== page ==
In PRIDE: The Story of Harvey Milk and the Rainbow Flag kids will be able to relate immediately to the unfairness of being treated differently just because of who you are. A sense of fairness is something kids can relate to early on in life. But as they grow and mature and reread the book, children may also experience the heart of the book growing along with them. As they’re able to understand that the unfair way gays and lesbians were treated was deeply engrained into society and even into the legal code. They may begin to see the uphill battle that was being waged, and how enormous the cost of not fighting the good fight was. As their abstract reasoning grows, kids may begin to see that the Rainbow Flag is a symbol and that symbols often are used to unite people, and often serve as a sense of pride, hope, and encouragement.

 

If you’re like most picture book writers (me included), you probably have several manuscripts in process. You probably have some manuscripts in the early stages, some completed drafts, and other pieces that have been revised several times. Evaluate the “heart” of each of your manuscripts by answering these two questions:

  1. What is the universal truth of this story?

  2. What do I want readers to feel?

As you develop those answers, you are getting closer to the heart message of the story. Honestly, you may not be able to answer the questions about everything you’ve written. No worries. However, I suggest you put your focused writing attention on the stories for which you can answer those questions.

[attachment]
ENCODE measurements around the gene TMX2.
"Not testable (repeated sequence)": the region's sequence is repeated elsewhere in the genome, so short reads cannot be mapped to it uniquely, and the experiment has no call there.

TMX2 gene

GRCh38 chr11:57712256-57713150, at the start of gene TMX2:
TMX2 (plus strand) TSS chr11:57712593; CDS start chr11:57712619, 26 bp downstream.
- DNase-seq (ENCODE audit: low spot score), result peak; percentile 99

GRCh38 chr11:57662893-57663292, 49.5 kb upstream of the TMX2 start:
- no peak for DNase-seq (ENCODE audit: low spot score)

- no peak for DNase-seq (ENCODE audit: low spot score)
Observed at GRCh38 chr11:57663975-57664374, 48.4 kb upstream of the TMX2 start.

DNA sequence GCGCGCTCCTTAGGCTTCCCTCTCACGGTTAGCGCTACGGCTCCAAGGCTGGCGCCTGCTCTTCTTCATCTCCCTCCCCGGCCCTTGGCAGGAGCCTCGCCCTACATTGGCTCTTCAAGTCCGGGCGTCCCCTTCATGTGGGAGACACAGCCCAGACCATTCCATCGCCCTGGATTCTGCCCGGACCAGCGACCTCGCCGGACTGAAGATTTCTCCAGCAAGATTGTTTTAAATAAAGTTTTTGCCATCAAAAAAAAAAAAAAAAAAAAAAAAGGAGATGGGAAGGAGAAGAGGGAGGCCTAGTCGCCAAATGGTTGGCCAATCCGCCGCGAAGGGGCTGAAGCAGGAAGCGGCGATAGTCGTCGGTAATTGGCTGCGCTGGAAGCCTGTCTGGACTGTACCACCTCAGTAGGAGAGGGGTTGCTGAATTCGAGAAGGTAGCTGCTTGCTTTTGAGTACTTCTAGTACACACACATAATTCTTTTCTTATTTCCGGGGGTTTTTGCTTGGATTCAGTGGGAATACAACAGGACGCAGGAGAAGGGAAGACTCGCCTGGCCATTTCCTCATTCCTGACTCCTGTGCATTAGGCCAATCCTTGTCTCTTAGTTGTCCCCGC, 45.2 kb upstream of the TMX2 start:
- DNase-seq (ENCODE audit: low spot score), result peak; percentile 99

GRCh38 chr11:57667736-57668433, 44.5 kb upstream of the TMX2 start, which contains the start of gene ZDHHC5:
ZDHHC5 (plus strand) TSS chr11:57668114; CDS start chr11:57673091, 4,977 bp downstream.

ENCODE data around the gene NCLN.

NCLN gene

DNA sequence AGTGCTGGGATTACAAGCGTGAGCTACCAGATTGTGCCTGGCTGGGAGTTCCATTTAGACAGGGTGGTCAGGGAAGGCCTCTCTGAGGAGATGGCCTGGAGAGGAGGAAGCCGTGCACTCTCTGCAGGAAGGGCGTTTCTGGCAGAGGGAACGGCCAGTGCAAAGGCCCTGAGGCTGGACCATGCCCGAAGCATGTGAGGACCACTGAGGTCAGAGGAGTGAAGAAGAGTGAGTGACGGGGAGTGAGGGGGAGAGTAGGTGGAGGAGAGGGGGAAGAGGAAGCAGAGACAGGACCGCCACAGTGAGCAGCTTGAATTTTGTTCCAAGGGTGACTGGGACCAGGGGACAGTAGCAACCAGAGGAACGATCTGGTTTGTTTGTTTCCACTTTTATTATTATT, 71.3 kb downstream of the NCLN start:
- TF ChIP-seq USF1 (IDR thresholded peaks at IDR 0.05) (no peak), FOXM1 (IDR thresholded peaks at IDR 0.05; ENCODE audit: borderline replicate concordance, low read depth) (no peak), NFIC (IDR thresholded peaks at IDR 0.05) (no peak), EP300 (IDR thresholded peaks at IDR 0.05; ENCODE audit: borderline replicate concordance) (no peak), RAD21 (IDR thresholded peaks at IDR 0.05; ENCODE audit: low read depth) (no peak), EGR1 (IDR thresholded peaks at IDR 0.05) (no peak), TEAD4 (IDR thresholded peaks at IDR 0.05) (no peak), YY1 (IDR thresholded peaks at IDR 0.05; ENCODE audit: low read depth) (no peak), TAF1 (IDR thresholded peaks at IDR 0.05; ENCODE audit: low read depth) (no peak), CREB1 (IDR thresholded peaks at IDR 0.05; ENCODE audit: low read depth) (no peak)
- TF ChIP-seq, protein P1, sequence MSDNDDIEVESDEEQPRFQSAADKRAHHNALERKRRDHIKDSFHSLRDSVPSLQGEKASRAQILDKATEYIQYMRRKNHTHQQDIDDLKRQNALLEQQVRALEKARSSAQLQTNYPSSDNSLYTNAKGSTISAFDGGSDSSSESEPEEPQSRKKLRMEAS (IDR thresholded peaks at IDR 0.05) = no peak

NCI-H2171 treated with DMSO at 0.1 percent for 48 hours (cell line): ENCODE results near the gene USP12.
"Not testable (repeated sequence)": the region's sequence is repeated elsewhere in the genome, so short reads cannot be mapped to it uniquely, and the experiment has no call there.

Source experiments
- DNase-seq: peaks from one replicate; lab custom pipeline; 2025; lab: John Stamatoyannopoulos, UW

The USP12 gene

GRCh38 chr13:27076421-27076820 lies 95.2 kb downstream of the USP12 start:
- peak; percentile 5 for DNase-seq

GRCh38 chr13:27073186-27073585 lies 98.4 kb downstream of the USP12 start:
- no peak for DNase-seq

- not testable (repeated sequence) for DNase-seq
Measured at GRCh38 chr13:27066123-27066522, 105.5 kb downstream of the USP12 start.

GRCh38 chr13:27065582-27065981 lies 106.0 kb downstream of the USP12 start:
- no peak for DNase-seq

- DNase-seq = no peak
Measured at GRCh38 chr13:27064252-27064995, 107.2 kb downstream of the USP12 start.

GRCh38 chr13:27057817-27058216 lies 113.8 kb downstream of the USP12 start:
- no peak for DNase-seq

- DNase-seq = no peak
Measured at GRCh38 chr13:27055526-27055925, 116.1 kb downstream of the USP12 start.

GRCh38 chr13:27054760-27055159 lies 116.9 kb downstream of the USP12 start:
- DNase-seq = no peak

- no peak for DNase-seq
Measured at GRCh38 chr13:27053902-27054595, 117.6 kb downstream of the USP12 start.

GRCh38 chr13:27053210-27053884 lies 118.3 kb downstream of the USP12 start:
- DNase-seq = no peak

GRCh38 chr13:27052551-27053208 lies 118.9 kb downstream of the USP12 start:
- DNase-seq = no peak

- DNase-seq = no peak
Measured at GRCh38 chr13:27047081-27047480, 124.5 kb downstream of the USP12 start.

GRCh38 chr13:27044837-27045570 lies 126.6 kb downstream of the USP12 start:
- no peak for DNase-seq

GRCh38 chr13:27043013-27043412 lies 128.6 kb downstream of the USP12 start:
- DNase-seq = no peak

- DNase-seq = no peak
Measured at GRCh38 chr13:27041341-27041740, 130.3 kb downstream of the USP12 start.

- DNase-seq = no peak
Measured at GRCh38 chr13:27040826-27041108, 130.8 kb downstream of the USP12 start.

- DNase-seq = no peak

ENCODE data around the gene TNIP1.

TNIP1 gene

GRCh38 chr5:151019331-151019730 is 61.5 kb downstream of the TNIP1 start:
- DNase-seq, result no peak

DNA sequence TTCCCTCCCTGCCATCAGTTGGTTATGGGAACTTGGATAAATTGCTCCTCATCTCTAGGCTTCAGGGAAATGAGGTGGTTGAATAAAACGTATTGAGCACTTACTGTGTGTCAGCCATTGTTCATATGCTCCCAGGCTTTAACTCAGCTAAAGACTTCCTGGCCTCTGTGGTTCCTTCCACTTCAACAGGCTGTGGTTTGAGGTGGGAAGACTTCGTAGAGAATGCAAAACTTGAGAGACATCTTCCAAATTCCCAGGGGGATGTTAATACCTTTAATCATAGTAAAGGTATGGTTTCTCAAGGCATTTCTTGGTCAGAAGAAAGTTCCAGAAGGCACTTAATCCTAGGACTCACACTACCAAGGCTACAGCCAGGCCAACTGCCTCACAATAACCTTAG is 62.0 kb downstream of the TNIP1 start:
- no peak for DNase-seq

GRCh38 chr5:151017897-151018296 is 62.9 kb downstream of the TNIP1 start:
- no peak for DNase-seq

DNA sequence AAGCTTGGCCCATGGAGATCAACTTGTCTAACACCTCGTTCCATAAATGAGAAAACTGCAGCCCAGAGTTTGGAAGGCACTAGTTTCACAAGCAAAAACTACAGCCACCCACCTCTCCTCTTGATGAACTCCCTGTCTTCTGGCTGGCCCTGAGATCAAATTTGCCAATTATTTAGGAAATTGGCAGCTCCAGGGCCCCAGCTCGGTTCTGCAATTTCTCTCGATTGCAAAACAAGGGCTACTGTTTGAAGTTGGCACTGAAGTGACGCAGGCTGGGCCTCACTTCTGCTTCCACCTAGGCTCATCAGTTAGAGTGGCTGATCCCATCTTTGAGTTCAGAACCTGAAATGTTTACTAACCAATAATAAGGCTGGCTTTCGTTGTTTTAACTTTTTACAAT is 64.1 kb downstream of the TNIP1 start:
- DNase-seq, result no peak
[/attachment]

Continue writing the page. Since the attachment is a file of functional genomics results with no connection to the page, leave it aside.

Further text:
Heart can come from many places. It may come from the personality make-up of a character, it may come from the problem or situation the character faces and overcomes, it may result from the character’s journey of discovery, or it may come from an important, history-changing event. You can find heart messages everywhere. Your own life story is often a good place to begin.

 

In Awakening the Heart, Georgia Heard, one of the gurus writing teachers look to for guidance, has suggested “Heart Mapping.” The activity is designed to help student writers access memories and feelings that can then be used as inspiration for writing. With the same purpose in mind, let me adapt the activity a bit to help you develop heart messages that could inspire your picture book writing.

 

  1. Draw a large heart on a sheet of paper.

  2. Starting at the center of the heart, write a few words about the most important person to you when you were a child and/or the most important event. Be specific. If the person is my Granny Raney, I might write Spending time with Granny Raney at the farm. Or The day I got Pepper, my first dog and best friend.

  3. Moving out from the center, fill the inside of the heart with the warm memories of your childhood—the significant events, people, places, and things that created your childhood. Use only a few words, but be specific: Family time at the library, Mrs. Henley took us on first field trip, making Halloween costumes with Mom, caroling to shut-ins.